Meanwhile, I wandered off for a hard day’s slumber in the salt mines at Psalter Lane, getting home at around half past five. I do like this time of year. The days are getting noticeably longer; it’s light now when I leave in the mornings and it was still light when I got back yesterday, to find The Builder still hard at it, dig, dig, digging away, having virtually finished digging the last bed in the ornamental garden. My goodness, but it makes a difference to the way the garden looks. It just needs planting now! (Actually, I have some things ready to go it; I just lack the time to do it, having spent this morning ambling about the countryside looking for a small - that’s *small* - bag of ericaceous soil to fill the hole I’m intending to dig to put the Japanese Maple in. You can buy this soil, but only in bags of 60 and 75 litres, which is MUCH too big!!!!!) I’m on the evening duty tomorrow. I might do some planting in the morning, if the weather, which has been beautiful, holds.
In the meantime, I have been considering my health. I am pleased to report that my blood pressure has been steadily falling since I bought my digital BP monitor. It is true that I take it on Saturday mornings before I get up, when there is very little for me to be stressed about. However, yesterday it was 127/92 with a heart rate of 66, a very considerable improvement on the 150/98 (72) that it was when I started monitoring it 6 weeks ago. Emboldened, I decided to use the test-your-own-cholesterol-levels kit that I bought on a whim some weeks ago. Now that was fun. You drip a drop of blood onto a testing strip which, after 40 seconds or so, turns a fetching shade of grey. You then have to match it against a master strip of many shades of grey and decide where your grey fits. Hmm. Clearly not this pale grey with the cheery, bright green face with a huge grin above it. Nor, I think, the next shade along, with the green face and the slightly less cheery grin. Might be the next one, with the yellow face and cheery grin, within acceptable limits. Ah yes, but it just might be the next one up with the yellow face and straight across mouth, just over acceptable limits. I don’t *think* it’s the next one up with the orange face and the down turning mouth and I’m absolutely certain it isn’t the shade of grey with red, cross and grumpy face above it. No, I think it’s the one that looks ok … Oh I don’t know. Let’s go and have an egg and cheese sandwich while we think on it. But surely they could make the test a colour other than grey and where you can see the results reasonably clearly! Perhaps I’ll book into the SHU wellness clinic and they can run a complete physical, in work time :-)
I’m back at Psalter Lane today. The library has been open since 1 and I’ve had precisely two queries, if you don’t count the occasional cheery hello that passing students offer as they go past. It is very boring when there is no one to talk to and no students to help. I have been reduced to looking at picture books of stately homes, historic monuments and garden design. I was here yesterday too. It was much busier!
Steve next door has been made redundant from his railway welding job and is therefore at home during the day (he was a night worker so was at home, but in bed during the day). This means that he has been watching The Builder at work. I think he is hoping that some of the excess fruit crops (when the trees have settled in) may come their way. I wonder how long it will be before my two tiny, minute grape vines produce grapes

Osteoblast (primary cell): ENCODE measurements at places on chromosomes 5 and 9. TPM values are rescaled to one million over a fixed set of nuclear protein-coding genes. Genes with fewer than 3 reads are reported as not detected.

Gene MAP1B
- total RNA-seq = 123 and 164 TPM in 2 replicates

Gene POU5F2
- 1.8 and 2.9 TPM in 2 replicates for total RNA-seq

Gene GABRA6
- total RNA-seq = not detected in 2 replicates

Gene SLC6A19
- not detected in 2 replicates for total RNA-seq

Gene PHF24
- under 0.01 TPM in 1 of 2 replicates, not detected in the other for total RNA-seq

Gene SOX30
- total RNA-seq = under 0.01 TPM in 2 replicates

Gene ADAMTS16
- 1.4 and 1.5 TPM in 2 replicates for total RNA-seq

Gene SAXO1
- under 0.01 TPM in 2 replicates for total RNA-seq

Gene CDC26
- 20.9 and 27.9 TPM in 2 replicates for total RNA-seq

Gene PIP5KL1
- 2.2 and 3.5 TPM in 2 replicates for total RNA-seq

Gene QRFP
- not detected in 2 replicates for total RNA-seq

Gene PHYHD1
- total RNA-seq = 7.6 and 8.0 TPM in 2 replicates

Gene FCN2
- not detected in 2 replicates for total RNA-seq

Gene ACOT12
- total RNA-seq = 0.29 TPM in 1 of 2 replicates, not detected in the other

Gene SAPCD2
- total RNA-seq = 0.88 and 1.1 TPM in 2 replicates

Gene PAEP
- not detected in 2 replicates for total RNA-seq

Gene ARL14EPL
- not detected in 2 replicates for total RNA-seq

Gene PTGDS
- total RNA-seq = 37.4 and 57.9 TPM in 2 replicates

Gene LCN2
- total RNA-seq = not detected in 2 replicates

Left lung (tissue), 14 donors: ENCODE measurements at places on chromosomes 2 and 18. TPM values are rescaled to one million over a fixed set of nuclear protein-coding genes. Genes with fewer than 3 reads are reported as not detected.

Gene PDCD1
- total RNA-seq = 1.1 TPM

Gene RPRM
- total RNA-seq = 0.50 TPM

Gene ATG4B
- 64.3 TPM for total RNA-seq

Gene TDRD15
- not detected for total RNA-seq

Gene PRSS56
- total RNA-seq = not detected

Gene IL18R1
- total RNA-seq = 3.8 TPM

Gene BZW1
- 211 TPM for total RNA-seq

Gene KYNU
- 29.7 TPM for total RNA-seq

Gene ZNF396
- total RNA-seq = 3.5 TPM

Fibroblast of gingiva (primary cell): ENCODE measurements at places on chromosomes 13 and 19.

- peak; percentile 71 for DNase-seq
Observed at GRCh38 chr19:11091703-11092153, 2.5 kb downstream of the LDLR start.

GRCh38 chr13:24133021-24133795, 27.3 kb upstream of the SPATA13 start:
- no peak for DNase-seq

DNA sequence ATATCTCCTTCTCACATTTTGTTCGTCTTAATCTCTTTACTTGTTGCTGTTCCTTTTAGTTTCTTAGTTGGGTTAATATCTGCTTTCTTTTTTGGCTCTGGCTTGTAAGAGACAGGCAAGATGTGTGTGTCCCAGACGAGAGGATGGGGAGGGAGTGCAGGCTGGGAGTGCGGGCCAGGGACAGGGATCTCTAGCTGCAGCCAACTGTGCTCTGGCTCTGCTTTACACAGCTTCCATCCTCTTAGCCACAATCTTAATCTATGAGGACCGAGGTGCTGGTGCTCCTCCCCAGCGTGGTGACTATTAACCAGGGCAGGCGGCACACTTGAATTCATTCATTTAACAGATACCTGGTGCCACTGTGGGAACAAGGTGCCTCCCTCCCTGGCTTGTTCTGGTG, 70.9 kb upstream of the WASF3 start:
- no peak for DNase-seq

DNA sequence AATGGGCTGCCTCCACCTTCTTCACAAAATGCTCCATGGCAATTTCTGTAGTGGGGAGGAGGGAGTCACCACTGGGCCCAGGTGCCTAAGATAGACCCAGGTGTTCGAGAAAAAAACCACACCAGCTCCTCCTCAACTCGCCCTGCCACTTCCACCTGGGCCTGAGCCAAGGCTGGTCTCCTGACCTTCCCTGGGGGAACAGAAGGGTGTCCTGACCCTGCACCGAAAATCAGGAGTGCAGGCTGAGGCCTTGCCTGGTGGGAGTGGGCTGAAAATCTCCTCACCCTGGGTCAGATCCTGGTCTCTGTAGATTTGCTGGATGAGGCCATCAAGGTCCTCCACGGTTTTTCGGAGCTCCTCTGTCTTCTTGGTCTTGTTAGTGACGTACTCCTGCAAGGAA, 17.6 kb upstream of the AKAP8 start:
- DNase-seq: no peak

Friday, March 09, 2007
The Vixen is very, very shiny. Even bigger H’RAY! (Do you think that perhaps we should have her washed every so often? We find that she is a very shiny red when she is clean!!!!)
The Builder came and collected me from the station at 20 to 5 yesterday afternoon, just after the news had arrived that she was ready for collection. Off we trundled, eventually found the repair garage, handed over the space craft hire car and took The Vixen home. This morning The Builder took me to the station (fortunately, nobody has ever thought to ask exactly what I do for all those hours at the station!) and then went to put some fuel in the car. Was trundling home when the red, there’s-no-water-in-this-here-car warning light came on. He called at a local dentist’s surgery (dentist? There’s a dentist somewhere near? ) and borrowed a jug of water and topped the radiator up. Got home and rang the garage. Hmm, they muttered. Very very sorry and all. Air blockages, don’t you know. Air blockages? A whole radiator full of air! Very bad garage, to let the poor car out without water and anti-freeze in its radiator. Memo to self: must check that The Builder has thought about anti-freeze. The weather may still be mild, but there is still a serious danger of frost and freezy weather!
I reckon the rhinoceros will be happy The Vixen is back. Poor thing has been reduced to guarding the fruit bowl since we dried it out after its snow adventures.
It’s a beautiful, beautiful day today. I went out for an amble at lunchtime (trying to increase my step count from 7-8k to something closer to 10k!) and had a lovely wander. Someone is erecting a large marquee on Fargate, though I don’t know what for. In the meantime, The Builder is at home, digging.
I am still very, very, very tired. This might be a tail end consequence of the virus I had last week or the week before. Personally, I put it down to all this clean Lenten living. It is clearly not good for us to live without cakes, biscuits and CHOCOLATE for more than one or two hours at a time
Monday, March 05, 2007